When Jesus Gave Birth (Part 3)

March 25, 2013 — Leave a comment

This is part three in the series “When Jesus Gave Birth.”  You can find the introduction to the series here and the second part here.

How can we deterimne with relative certainity that John wanted us to see in the piercing of Christ side and the flow of blood and water (John 19:34) as an allusion to the creation of Eve (Genesis 2:21-22)?

Richard Hays book Scriptural Echoes in the Letters of Paul offers what has become the standard for evaluating the likelihood of a biblical allusion.  These seven criteria cause us to look outside our own biases to meet a level of objectivity that others can appreciate.

Here the seven criteria applied to our proposed allusion.

    1. Availability: was Genesis and specifically the creation account available to the author of John
    2. Volume: to what degree do “words, syntactical patterns, structure, and number of elements” correspond between Genesis 2:21-22 and John 19:34?
    3. Recurrence:  To what extent is Genesis and more specifically the creation account used elsewhere in John?
    4. Thematic Coherence: Does the proposed reference to Genesis 2:21-22 enhance the themes developed in John?
    5. Historical Plausibility: Is it likely that John intended the reference and that his audience would have recognized it.
    6. History of Interpretation: Have other readers, both critical and pre-critical, recognized it?
    7. Satisfaction: does it make sense?

For this series I’m going to limit our discussion to two: Volume and Thematic Coherence.  The fact that Genesis was available to John is beyond question and will be well established before this series is concluded.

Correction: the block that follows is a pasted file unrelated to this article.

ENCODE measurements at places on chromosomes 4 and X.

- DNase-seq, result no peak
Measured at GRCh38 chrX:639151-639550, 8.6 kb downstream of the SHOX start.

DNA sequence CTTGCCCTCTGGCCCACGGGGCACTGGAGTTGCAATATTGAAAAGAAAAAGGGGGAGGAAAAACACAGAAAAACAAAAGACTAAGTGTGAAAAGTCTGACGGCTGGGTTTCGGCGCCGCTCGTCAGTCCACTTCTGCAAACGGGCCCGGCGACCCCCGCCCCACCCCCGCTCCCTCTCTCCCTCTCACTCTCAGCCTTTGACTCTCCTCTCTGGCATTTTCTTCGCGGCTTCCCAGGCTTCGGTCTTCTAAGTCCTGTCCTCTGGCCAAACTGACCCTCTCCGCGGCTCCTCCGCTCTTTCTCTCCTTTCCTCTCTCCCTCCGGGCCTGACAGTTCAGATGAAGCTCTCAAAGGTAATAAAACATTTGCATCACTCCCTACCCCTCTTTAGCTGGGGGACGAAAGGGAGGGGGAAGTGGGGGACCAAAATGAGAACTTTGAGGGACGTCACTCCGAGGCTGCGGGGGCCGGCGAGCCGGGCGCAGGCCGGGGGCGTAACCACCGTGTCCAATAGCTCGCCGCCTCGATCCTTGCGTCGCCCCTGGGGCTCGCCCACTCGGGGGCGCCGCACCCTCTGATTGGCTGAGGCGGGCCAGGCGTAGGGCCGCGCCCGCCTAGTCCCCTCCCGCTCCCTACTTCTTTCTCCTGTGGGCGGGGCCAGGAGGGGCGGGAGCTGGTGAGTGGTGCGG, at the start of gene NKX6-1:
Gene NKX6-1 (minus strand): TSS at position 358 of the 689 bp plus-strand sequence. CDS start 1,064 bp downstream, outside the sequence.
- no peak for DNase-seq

As to why I’m not going to focus on the other criteria, seven may make Hay’s list feel complete but his inventory really boils down to Availability, Volume and Thematic Coherence.  All the rest are really just degrees of these.  For instance, examining recurrence (3), to what extent the creation account is used elsewhere in John, is just another way of demonstrating that Genesis was in the mind of John (1) and  it was essential to his books thematic coherence (4).  Exploring the allusion in the history interpretation (6) is just another way of showing how others saw the same verbal parallels (3) and matching of themes (4).

But John’s generic difference from Paul, the later of which Hays is specifically addressing, also requires us to make a slight extension to the list.  The letters of Paul and the Gospel of John are clearly different in that Paul writes letters and John writes a story.  John, therefore, is not limited in his allusions the way that Paul is limited to precise verbal similarities.  Narrative allows the “evocation of other details – such as plot, characters and setting – by means of circumstantial correspondence.”  Due to the availability and potential use of these other elements, allusions in narrative do not simply arise from the parallel use of exact words.

For instance, Jesus’ act of breathing on the disciples to receive the holy Spirit in John 20:22 is a well attested allusion to Genesis 2:7 – the creation of Adam.  Jesus’ “breathing on” or “into” the disciples is clearly unique.  The fact that Greek word is the exact one found in the LXX translation of Genesis is suggestive.  But the allusion also coheres in that Jesus stands in place of God and the Holy Spirit the breath of life – characterization which are well established in the Gospel of John.

In my next post we’ll look at the verbal and circumstantial correspondence between John 19:34 and Genesis 2:21-22.

Matthew Scott Miller

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